802 Gallia family GAL 182 middle S 148 Gallia list
803 Hansa family HNS 1094 middle S 480 Hansa adj. Hansian; a-e-i: (~2.66; ~0.06; ~22.0°)[5] list
804 Gersuind family GER 415 middle S 686 Gersuind list
805 Barcelona family BAR 306 middle S 945 Barcelona list
806 Tina family TIN 96 middle X 1222 Tina list
807 Brucato family BRU 342 middle CX 4203 Brucato list
601 Hygiea family HYG 4854 outer CB 10 Hygiea list
602 Themis family THM 4782 outer C 24 Themis list
603 Sylvia family SYL 255 outer X 87 Sylvia list
604 Meliboea family MEL 444 outer C 137 Meliboea, adj. Meliboean list
605 Koronis family KOR 5949 outer S 158 Koronis list
606 Eos family EOS 9789 outer K 221 Eos list
607 Emma family EMA 76 outer C 283 Emma list
608 Brasilia family BRA 579 outer X 293 Brasilia, adj. Brasilian list
609 Veritas family VER 1294 outer CPD 490 Veritas, adj. Veritasian; alt: Undina (Undinian) family after 92 Undina list
610 Karin family KAR 541 outer S 832 Karin list
611 Naëma family NAE 301 outer C 845 Naëma, adj. Naëmian list
612 Tirela family TIR 1395 outer S 1400 Tirela (Klumpkea) list
613 Lixiaohua family LIX 756 outer CX 3556 Lixiaohua list
614 Telramund family TEL 468 outer S 9506 Telramund list
615 FY12 family 615 104 outer CX (18405) 1993 FY12 list
616 Charis family CHA 808 outer C 627 Charis list
617 Theobalda family THB 376 outer CX 778 Theobalda, adj. Theobaldian; a-e-i: (3.16 to 3.19; 0.24 to 0.27; 14 to 15) list
618 Terentia family TRE 79 outer C 1189 Terentia list
619 Lau family LAU 56 outer S 10811 Lau list
620 Beagle family BGL 148 outer C 656 Beagle list
621 Koronis family (II) K-2 246 outer S 158 Koronis "second family" list
622 Terpsichore family TRP 138 outer C 81 Terpsichore list
623 Fringilla family FIR 134 outer X 709 Fringilla list
624 Durisen family DUR 27 outer X 5567 Durisen list
625 Yakovlev family YAK 67 outer C 5614 Yakovlev list
626 San Marcello family SAN 144 outer X 7481 San Marcello list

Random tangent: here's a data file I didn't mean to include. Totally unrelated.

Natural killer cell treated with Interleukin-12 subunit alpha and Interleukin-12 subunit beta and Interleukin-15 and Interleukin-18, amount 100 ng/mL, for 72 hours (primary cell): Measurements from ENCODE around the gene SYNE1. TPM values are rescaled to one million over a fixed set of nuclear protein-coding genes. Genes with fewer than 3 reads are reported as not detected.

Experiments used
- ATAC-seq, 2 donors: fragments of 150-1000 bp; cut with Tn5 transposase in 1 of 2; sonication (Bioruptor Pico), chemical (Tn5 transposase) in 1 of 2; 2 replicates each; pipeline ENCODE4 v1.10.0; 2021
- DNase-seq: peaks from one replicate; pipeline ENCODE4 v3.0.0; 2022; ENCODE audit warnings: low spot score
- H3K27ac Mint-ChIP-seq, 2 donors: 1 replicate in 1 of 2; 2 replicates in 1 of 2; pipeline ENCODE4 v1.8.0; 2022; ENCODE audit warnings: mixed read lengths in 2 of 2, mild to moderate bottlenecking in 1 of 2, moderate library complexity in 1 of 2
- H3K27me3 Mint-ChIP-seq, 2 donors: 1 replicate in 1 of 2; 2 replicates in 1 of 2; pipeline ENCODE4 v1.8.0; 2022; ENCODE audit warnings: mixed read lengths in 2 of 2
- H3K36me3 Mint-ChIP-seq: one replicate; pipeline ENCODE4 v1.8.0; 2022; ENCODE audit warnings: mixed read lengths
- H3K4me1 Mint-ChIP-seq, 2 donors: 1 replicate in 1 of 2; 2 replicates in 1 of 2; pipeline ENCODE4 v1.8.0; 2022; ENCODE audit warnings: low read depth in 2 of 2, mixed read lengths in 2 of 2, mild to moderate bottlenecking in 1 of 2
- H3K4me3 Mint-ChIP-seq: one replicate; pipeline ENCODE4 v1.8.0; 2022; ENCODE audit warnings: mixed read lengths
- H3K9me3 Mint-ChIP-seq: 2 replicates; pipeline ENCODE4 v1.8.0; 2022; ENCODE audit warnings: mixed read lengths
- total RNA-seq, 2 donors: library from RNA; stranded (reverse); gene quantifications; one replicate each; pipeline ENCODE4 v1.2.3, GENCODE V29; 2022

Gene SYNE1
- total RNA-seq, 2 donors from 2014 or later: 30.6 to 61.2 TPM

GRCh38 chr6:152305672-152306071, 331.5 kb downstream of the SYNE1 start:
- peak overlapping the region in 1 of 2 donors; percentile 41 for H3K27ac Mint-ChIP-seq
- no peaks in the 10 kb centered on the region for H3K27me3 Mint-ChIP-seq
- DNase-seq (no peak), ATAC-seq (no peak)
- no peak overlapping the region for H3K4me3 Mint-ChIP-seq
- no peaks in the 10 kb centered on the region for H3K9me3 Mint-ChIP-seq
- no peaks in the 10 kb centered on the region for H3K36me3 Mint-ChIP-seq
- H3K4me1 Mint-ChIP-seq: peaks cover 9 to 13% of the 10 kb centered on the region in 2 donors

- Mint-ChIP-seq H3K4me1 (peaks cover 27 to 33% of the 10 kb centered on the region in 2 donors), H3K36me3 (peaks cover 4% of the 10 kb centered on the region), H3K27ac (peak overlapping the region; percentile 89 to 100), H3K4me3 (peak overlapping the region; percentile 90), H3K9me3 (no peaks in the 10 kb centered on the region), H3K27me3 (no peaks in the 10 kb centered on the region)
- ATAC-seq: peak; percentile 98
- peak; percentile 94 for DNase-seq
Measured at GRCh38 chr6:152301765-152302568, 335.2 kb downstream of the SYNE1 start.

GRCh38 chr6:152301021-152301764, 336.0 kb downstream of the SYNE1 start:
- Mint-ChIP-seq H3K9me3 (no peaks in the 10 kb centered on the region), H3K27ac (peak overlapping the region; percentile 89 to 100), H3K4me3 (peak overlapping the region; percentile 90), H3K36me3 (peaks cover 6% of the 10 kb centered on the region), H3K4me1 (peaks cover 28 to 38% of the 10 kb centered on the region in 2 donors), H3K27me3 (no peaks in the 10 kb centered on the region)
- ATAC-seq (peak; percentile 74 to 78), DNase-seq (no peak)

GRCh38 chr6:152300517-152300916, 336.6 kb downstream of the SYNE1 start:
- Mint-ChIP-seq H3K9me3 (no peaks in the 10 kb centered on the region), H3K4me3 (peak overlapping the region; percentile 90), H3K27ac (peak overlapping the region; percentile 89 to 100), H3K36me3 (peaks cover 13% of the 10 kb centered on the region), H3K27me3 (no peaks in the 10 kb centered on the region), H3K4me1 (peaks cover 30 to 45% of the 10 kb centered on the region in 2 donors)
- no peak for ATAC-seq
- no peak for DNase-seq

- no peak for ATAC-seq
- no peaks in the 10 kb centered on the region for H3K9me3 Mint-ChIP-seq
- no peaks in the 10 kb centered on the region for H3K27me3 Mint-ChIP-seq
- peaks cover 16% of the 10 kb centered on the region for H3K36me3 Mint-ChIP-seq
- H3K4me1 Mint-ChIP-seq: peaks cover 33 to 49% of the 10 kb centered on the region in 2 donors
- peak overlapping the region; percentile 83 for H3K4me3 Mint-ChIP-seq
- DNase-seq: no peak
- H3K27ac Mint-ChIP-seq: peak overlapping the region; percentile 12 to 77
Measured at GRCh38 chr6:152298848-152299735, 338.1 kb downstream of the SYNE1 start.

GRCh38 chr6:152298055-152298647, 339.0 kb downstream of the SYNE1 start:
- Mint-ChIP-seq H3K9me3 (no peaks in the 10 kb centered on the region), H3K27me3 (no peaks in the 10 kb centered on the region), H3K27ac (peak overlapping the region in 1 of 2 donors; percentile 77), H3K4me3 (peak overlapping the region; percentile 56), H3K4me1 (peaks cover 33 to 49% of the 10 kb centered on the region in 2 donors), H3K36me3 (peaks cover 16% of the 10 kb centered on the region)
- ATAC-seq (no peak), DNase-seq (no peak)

627 YB3 family 627 38 outer CX (15454) 1998 YB3 list
628 CG1 family 628 248 outer S (15477) 1999 CG1 list
629 XT17 family 629 58 outer S (36256) 1999 XT17 list
630 Aegle family AEG 99 outer CX 96 Aegle list
631 Ursula family URS 1466 outer CX 375 Ursula list
632 Elfriede family ELF 63 outer C 618 Elfriede list
633 Itha family ITH 54 outer S 918 Itha list
634 Inarradas family INA 38 outer CX 3438 Inarradas list
635 Anfimov family ANF 58 outer S 7468 Anfimov list
636 Marconia family MRC 34 outer CX 1332 Marconia list
637 UJ87 family 637 64 outer CX (106302) 2000 UJ87 list
638 Croatia family CRO 93 outer X 589 Croatia list
639 Imhilde family IMH 43 outer CX 926 Imhilde list
640 Gibbs family GBS 8 outer 331P/Gibbs "P/2012 F5 (Gibbs)"
641 Juliana family JLI 76 outer CX 816 Juliana list
901 Euphrosyne family EUP 2035 outer C 31 Euphrosyne list
902 Alauda family ALA 1294 outer B 702 Alauda list
903 Ulla family ULA 26 outer X 909 Ulla list
904 Luthera family LUT 163 outer X 1303 Luthera list
905 Armenia family ARM 40 outer C 780 Armenia list

Other families

Other divergent and non main-belt families[C]

Family Name Named After orbital elements Size Alternate Names
a (AU) e i (°) approx. % of asteroids Members in Zappalà
HCM analysis
Bower(ian) 1639 Bower 13 Endymion (Endymionian) family after 342 Endymion
Lydia(n) 110 Lydia 38
TNO families:[D]
Haumea(n) 136108 Haumea ~43 ~0.19 ~28
Legend:
  • C These are families listed as "robustly" identified in Bendjoya and Zappala (2002).
  • D TNOs are not considered asteroids, but are included here for completeness.

See also Category:Asteroid groups and families, which names some less prominent and uncertain groupings.

See also

References

  1. ^ Michael E. Brown, Kristina M. Barkume, Darin Ragozzine & Emily L. Schaller, A collisional family of icy objects in the Kuiper belt, Nature, 446, (March 2007), pp 294-296.
  2. ^ David Nesvorný, Brian L. Enke, William F. Bottke, Daniel D. Durda, Erik Ashaug & Derek C. Richardson Karin cluster formation by asteroid impact, Icarus 183, (2006) pp 296-311.
  3. ^ Nesvorný, D.; Broz, M.; Carruba, V. (December 2014). "Identification and Dynamical Properties of Asteroid Families" (PDF). Asteroids IV: 297–321. Bibcode:2015aste.book..297N. arXiv:1502.01628Freely accessible. doi:10.2458/azu_uapress_9780816532131-ch016. Retrieved 23 June 2017. 
  4. ^ "Small Bodies Data Ferret". Nesvorny HCM Asteroid Families V3.0. Retrieved 22 July 2017. 
  5. ^ The Hansa Family: A New High-Inclination Asteroid Family

Further reading

External links